“On Monday, August 3, the National Institute of Public Health of Quebec published the results of a study which revealed the beliefs of Quebecers about the pandemic, in particular their tendency to adhere to conspiracy theories. The study revealed that more than a third of the population adheres to some form of conspiracy. Earlier in May, a Carleton University study also found that 46 % of Canadians surveyed subscribed to at least one conspiracy theory. "

Le Devoir, August 17, 2020

What's more, when the mainstream media are the misinformation, there is cause for concern. Denying the dangers of the current health crisis is dangerous. The Alexis Cossette-Trudel, Lucie Laurier and Ken Pereira of this world, by expressing their opinions in a traditional medium such as radio and at prime time, further erode the often too thin line between information and opinion.

“In 2018, the OECD also reported that less than one in ten 15-year-olds were able to distinguish between a fact and an opinion. This means that for several years now we have witnessed a rapid and constant deterioration in our collective capacity to distinguish the true from the false. "

Le Devoir, August 17, 2020

It is important, even essential, in the current context, to choose credible sources of information when it comes time to get informed, such as Radio-CanadaThe dutyThe newsScience-Press Agencythe École branchée. In addition to trusting these media that publish reliable content, web specialists have set up platforms where they sift through an impressive amount of news to disentangle the true from the false. Les Décrypteurs de Radio-Canadathe rumor detector from the Agence Science-Presse and the Decoders of the newspaper Le Monde are experts in dealing with fake news that spreads on social media. They restore the facts and give the right time, among other things, on everything related to COVID-19.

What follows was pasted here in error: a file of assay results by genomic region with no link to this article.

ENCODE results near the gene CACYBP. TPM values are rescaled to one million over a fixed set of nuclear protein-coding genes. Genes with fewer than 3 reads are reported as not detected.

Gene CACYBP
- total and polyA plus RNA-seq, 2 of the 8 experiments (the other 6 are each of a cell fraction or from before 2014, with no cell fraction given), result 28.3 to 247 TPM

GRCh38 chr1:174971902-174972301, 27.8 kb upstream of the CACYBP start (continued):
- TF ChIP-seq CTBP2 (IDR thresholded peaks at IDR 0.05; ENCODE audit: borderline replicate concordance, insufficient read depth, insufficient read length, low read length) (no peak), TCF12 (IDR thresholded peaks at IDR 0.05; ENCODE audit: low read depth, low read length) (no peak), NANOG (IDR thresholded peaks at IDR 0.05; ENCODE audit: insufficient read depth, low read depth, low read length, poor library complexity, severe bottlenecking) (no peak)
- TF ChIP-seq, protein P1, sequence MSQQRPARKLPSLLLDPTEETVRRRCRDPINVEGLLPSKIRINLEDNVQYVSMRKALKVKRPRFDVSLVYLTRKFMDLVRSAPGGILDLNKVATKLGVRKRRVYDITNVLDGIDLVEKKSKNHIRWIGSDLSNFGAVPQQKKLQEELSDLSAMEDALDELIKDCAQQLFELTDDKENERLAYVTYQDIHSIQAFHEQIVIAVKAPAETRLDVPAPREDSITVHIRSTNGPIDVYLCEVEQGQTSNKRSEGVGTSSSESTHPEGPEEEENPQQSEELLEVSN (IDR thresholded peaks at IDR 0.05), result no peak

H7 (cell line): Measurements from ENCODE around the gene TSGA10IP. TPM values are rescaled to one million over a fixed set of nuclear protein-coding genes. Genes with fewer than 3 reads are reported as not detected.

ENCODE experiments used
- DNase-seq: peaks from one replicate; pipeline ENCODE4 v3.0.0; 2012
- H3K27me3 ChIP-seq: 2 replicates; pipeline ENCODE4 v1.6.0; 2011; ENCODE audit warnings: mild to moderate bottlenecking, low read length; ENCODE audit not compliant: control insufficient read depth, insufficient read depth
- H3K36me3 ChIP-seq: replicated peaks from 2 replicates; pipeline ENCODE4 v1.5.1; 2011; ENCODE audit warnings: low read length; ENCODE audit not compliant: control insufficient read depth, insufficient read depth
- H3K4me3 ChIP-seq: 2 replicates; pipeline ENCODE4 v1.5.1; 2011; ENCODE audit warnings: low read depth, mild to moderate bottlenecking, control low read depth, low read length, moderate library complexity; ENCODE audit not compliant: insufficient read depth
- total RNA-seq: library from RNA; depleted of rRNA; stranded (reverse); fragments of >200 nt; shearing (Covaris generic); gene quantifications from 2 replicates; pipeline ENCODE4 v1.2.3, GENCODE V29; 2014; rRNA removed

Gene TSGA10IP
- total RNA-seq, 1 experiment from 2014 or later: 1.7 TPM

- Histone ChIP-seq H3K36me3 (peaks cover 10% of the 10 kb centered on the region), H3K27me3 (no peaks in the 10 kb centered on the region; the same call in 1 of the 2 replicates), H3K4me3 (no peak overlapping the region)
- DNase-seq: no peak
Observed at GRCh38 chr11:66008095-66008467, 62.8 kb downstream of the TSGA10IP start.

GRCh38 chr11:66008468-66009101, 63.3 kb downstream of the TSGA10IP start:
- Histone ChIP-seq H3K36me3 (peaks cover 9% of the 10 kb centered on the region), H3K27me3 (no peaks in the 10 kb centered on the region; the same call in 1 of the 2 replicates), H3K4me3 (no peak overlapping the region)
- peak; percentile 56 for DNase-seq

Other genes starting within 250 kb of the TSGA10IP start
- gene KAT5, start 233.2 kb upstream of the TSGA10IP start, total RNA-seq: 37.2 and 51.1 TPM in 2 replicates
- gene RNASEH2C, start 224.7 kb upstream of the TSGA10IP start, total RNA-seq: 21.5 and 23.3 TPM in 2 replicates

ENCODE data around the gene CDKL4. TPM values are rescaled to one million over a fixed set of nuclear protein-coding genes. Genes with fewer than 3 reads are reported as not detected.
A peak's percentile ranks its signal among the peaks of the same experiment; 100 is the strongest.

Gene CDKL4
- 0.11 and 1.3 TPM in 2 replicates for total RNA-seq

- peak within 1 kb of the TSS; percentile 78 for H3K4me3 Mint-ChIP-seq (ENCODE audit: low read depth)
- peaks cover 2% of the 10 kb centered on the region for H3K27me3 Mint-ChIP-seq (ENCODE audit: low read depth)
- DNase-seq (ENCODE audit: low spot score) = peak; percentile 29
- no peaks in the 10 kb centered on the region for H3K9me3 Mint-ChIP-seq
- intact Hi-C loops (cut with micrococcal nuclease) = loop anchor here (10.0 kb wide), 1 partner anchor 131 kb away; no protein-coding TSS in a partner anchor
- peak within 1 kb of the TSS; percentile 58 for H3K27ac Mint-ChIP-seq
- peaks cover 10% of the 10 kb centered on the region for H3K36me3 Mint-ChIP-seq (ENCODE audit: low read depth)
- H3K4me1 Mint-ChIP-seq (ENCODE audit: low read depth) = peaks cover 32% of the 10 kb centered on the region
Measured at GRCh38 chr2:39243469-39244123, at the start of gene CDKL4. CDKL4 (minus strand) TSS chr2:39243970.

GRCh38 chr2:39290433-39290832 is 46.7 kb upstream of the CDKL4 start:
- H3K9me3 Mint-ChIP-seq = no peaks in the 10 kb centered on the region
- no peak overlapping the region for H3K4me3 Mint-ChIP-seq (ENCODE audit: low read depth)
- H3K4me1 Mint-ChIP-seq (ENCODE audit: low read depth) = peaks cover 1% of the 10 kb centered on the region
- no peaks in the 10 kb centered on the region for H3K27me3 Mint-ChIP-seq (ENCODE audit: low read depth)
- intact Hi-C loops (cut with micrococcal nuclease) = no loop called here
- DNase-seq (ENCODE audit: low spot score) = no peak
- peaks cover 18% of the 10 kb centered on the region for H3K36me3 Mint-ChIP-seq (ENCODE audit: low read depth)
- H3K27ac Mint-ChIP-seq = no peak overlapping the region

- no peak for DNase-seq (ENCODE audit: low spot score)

Here is how to do this verification work in three simple steps when consulting information sources:

1- Check the statement.

Important quotes from the article can be copied into Google to see if other media outlets are reporting on it in the same way. If you see several spelling mistakes, you can question the credibility. Of course, you have to read beyond the title to get a good feel for the content. Also look at the date of the article. Old posts often show up in the news feed and pass as new facts. Is the argument based on the point of view of amateurs or is there evidence that is provided by experts?